572 History of Wake Forest College
the progress of human thought and with ancient and modern and what
was then contemporary English and American literature. His keen
mind had already sensed the nature and comprehensiveness of the
great revolution in science and scientific thinking, which was then
beginning but not generally realized until Darwin and Wallace
published their theories of evolution in 1858. Introducing his subject
Mr. Rodman said:
On this occasion, when some of you are just entering this scene of revolution-
happily bloodless and peaceful,9 but not less real and important-and all are standing
on the verge and lending to the results your intelligence and sympathies, I have
thought that I could not choose a theme more pertinent; that I could not interest you
more for the brief hour that we are together, than by reviewing some few of the
most prominent features of those great intellectual changes that have already
accomplished themselves, and endeavoring to note some of the points of that now in
progress and in which you are destined to participate.
Philosophy, literature, and government, the influence of the papacy,
the Reformation, the new sciences, political economy, constitutional
government, were all mentioned and briefly discussed by the speaker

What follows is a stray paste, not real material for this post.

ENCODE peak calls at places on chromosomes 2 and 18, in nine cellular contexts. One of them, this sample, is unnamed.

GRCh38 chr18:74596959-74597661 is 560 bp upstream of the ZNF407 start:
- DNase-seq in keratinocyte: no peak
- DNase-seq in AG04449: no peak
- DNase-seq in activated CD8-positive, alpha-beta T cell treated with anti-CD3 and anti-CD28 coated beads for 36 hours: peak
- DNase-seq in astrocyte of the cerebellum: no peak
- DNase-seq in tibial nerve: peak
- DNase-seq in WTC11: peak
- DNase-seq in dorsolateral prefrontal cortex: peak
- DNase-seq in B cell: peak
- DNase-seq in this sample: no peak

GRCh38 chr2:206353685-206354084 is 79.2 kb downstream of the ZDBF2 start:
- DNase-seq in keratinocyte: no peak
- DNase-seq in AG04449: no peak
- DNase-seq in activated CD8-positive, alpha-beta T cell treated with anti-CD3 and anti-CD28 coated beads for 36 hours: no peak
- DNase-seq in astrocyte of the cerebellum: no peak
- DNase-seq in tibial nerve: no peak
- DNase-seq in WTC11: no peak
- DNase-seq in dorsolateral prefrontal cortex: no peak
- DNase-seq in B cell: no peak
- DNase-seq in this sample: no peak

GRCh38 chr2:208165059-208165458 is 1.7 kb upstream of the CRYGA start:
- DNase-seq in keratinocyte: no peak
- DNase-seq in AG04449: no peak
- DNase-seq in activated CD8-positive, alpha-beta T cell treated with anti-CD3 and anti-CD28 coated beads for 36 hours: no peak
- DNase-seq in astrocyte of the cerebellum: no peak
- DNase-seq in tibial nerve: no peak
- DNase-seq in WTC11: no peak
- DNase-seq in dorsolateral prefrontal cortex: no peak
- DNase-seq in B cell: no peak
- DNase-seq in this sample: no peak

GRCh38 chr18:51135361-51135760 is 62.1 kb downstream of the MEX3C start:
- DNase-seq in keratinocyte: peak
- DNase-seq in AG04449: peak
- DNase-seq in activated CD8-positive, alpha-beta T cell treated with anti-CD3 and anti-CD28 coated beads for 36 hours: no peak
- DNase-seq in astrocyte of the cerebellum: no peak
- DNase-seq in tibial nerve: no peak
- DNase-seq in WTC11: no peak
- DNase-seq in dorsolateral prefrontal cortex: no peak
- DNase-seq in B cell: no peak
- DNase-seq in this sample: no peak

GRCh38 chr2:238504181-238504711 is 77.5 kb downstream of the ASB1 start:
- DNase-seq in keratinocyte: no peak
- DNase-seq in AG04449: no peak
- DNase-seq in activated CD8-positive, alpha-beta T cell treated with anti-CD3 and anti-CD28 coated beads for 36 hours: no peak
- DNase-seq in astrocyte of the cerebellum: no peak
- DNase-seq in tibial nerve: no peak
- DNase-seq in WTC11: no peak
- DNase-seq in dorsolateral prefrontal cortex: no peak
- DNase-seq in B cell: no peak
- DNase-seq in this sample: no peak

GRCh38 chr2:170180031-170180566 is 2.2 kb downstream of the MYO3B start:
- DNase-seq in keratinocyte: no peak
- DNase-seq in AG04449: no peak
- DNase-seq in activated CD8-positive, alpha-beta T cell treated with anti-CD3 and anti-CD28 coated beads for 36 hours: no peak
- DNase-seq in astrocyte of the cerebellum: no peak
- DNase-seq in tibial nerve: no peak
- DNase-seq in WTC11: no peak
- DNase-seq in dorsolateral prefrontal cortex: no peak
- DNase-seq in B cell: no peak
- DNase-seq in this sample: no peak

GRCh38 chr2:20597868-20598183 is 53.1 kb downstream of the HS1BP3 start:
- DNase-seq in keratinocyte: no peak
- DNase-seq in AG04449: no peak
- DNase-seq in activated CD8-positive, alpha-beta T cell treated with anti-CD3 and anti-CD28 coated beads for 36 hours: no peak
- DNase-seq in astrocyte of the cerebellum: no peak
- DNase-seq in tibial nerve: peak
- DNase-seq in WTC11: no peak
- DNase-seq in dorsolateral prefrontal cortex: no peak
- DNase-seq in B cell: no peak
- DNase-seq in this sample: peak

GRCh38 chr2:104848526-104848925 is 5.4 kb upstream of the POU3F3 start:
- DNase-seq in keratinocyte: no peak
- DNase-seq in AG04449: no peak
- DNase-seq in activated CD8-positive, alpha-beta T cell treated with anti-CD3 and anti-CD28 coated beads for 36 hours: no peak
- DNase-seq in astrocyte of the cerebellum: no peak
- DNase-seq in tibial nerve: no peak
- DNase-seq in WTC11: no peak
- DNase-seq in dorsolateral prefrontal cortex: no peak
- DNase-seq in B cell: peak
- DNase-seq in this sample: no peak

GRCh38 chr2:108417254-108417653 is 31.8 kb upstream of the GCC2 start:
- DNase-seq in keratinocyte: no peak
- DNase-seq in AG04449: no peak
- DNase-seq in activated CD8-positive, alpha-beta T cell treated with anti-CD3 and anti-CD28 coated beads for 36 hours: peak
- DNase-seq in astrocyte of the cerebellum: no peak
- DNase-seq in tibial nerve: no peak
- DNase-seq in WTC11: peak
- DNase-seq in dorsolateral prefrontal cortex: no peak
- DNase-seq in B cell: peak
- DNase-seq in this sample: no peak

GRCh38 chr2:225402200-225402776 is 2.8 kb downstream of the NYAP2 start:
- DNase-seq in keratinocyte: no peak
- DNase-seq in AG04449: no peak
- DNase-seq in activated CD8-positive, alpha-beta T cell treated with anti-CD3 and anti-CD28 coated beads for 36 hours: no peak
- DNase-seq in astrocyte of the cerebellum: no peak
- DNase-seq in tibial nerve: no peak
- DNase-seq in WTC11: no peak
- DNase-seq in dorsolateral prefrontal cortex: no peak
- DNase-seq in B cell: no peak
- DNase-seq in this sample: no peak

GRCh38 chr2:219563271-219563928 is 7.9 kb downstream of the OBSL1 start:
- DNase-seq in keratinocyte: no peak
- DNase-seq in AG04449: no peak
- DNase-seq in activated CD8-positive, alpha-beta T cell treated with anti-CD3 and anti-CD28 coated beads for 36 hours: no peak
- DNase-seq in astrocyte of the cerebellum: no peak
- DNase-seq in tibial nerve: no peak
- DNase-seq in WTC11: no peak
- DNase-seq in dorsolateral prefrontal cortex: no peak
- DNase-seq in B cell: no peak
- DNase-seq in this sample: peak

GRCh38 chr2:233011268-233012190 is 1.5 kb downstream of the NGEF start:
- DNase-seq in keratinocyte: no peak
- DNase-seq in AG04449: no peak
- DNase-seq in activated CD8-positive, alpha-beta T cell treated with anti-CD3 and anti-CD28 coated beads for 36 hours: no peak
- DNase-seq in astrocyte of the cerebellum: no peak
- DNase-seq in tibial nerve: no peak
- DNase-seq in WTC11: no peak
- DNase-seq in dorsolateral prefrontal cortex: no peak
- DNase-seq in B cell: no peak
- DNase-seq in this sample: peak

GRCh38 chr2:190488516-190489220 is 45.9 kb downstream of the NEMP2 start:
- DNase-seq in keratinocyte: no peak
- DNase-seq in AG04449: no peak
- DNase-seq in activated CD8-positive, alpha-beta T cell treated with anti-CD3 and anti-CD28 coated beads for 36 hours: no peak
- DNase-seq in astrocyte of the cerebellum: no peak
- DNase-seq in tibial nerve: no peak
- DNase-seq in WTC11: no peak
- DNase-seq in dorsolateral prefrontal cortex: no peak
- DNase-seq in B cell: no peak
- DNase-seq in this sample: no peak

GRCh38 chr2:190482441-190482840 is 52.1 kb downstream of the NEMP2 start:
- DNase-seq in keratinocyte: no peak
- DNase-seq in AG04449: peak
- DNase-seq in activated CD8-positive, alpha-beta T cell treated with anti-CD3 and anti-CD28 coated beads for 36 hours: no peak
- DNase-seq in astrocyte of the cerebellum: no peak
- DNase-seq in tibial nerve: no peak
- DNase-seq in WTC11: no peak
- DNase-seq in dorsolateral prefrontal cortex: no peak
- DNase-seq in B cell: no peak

with wonderful insight and discrimination. In a passing reference to
slavery he showed that he realized its blighting effects on the
development of inventive and practically scientific genius among the
people of the South. In his closing paragraph he pleaded with his
hearers-among them Matthew T. Yates, Archibald McDowell, S. B.
O'Bryan-for a tolerant spirit in these words:
You will perceive, gentlemen, that this view leads to toleration of the opinions of
others. It is time, indeed, that the reign of bigotry and fanactism were over. I do not
mean to stigmatise, by these harsh names, earnestness of belief or an ardent
attachment to our own convictions of right, which are laudable and indeed almost
inseparable from a generous and manly temperament; but that baleful distortion of
vision, which can recognize in dissent neither capacity nor
9 Probably Judge Rodman changed his mind about the revolution being
"peaceful," even though he died before the day of the Scopes Law.
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